Unless you just started your first logistics job today, you’ve heard about the chaotic situation at the ports of LA/LB.  It’s a lot more likely that you have not only heard about it, but that you have felt its impact to your supply chain, budget, and sanity.

After enduring weeks of slow moving freight through West Coast ports, Trans-Pacific carriers have reinstated the initially rebuffed port congestion surcharge (PCS). The PCS will apply to all cargo that is in-gated at origin on or after November 26, 2014.

For the the latest on port congestion surcharge, please read Carriers Reinstate West Coast Port Congestion Surcharge Amidst Delayed ILWU/PMA Labor Talks.

What are the factors contributing to West Coast port delays?  This is where it gets complicated.  Between carrier, operational, and terminal issues, you have a plethora to choose from, depending on what position you’re defending.  In reality, it’s actually a combination of all three.

How?  Here’s the breakdown:

Carrier Issues
  • Larger vessels arriving with more cargo to load/unload at one time
  • Volume increase of about 5%
  • Alliances delivering freight on terminals throughout the port and confusion on where to pick up and deliver containers
  • Despite the alliances reducing the number of ships, vessels tend to all arrive within a short time span, as opposed to spread throughout the week
Operational Issues
  • A chassis shortage still exists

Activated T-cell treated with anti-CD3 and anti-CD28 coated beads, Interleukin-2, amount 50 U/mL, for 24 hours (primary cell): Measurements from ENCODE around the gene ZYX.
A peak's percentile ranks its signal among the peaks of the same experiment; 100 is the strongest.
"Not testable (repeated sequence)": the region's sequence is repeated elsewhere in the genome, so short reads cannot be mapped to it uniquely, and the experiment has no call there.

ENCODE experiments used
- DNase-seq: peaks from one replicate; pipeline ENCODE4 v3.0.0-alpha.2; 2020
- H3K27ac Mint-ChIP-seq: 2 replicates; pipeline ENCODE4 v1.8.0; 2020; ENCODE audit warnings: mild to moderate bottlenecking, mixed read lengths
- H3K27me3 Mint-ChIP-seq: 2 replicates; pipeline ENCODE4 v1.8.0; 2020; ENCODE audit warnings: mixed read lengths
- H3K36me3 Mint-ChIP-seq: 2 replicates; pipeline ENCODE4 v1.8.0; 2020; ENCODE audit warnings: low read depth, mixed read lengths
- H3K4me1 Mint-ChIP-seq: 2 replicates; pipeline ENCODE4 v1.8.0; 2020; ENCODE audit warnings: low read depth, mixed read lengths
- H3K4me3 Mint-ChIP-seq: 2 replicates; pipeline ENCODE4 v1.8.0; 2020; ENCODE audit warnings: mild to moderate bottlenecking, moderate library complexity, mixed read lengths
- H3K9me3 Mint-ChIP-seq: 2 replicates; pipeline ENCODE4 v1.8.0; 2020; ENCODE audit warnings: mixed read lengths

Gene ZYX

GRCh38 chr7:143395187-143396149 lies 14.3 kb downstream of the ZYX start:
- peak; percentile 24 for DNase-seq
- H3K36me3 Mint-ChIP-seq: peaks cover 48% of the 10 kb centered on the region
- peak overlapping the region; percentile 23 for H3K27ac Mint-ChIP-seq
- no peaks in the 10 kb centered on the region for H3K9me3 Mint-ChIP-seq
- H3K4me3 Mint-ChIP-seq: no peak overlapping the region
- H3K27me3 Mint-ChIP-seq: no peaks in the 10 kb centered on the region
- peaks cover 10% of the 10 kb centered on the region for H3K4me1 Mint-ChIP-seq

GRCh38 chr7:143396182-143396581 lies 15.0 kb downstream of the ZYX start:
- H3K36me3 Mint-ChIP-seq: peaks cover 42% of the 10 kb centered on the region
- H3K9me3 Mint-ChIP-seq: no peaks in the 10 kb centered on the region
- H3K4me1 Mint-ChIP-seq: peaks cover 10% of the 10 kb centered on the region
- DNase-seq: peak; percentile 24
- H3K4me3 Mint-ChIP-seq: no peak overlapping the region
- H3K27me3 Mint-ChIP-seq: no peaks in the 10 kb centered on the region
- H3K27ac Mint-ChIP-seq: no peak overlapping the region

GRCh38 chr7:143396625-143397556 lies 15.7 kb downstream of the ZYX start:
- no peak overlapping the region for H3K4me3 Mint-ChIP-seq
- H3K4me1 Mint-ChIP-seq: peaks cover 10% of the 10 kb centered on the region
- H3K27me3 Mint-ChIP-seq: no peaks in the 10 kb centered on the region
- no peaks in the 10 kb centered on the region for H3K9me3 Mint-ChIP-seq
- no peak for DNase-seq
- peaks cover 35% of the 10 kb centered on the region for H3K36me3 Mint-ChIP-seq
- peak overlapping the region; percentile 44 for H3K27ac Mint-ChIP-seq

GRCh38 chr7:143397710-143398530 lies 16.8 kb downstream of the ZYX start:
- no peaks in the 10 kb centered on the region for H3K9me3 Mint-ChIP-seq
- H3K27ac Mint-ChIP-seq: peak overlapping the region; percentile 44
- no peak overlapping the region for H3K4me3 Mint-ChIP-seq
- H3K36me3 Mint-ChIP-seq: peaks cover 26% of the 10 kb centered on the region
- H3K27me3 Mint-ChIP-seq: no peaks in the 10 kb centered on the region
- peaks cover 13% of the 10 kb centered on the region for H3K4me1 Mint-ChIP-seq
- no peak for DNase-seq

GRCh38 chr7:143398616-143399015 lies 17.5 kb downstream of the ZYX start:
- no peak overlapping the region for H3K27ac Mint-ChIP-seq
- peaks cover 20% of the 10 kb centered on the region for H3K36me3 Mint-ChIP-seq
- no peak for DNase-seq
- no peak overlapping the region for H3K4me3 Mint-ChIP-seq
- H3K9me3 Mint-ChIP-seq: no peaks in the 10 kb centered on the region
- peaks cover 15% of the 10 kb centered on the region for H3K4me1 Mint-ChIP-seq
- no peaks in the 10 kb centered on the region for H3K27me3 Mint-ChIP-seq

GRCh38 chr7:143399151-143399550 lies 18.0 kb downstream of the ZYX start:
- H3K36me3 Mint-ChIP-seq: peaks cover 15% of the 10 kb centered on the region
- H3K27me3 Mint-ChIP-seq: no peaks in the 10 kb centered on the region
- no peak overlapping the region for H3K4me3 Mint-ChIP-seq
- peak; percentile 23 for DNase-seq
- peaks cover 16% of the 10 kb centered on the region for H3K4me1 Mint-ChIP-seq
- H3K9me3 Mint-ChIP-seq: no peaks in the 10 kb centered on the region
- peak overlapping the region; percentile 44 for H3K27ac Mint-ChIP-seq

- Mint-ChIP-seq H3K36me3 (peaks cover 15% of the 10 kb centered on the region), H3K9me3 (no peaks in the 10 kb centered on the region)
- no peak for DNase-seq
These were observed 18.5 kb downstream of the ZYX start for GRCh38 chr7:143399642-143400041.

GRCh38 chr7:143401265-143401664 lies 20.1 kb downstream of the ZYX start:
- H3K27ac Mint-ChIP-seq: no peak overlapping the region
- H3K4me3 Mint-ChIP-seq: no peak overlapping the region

• The chassis rental system requires additional time and moves per delivery, which further reduces the daily dray capacity
  • New Clean Air program requirements have reduced the number of available trucks
  • Driver compensation has been reduced because of congestion and this makes hiring additional drivers difficult
  • Lines, lines everywhere.  Lines at port, at the rail, and at the chassis pickup locations
Terminal Issues
  • Gate hours remain restricted
  • Union is not providing enough crews to effectively handle the larger vessels
  • Worker productivity has decreased significantly in terms of containers handled per hour
  • Automation of port tasks are being fought by the union as it threatens worker positions
  • Union is conducting additional safety checks on trucks and chassis arriving inside the port which further slows the process

Four significant actions must occur to restore the West Coast port efficiency:

  1. Labor issue must be resolved
  2. “Gray Pool” of chassis must be established
  3. Port must increase capacity dockside to increase the overall unloading/loading volume
  4. Automation must be instituted at all chokepoints to move trucks through gates at a faster pace

Hopefully you enjoyed my analysis.  I’d love hear what you think. Leave a comment below!

Love this blog?  Click here to subscribe with only your email address.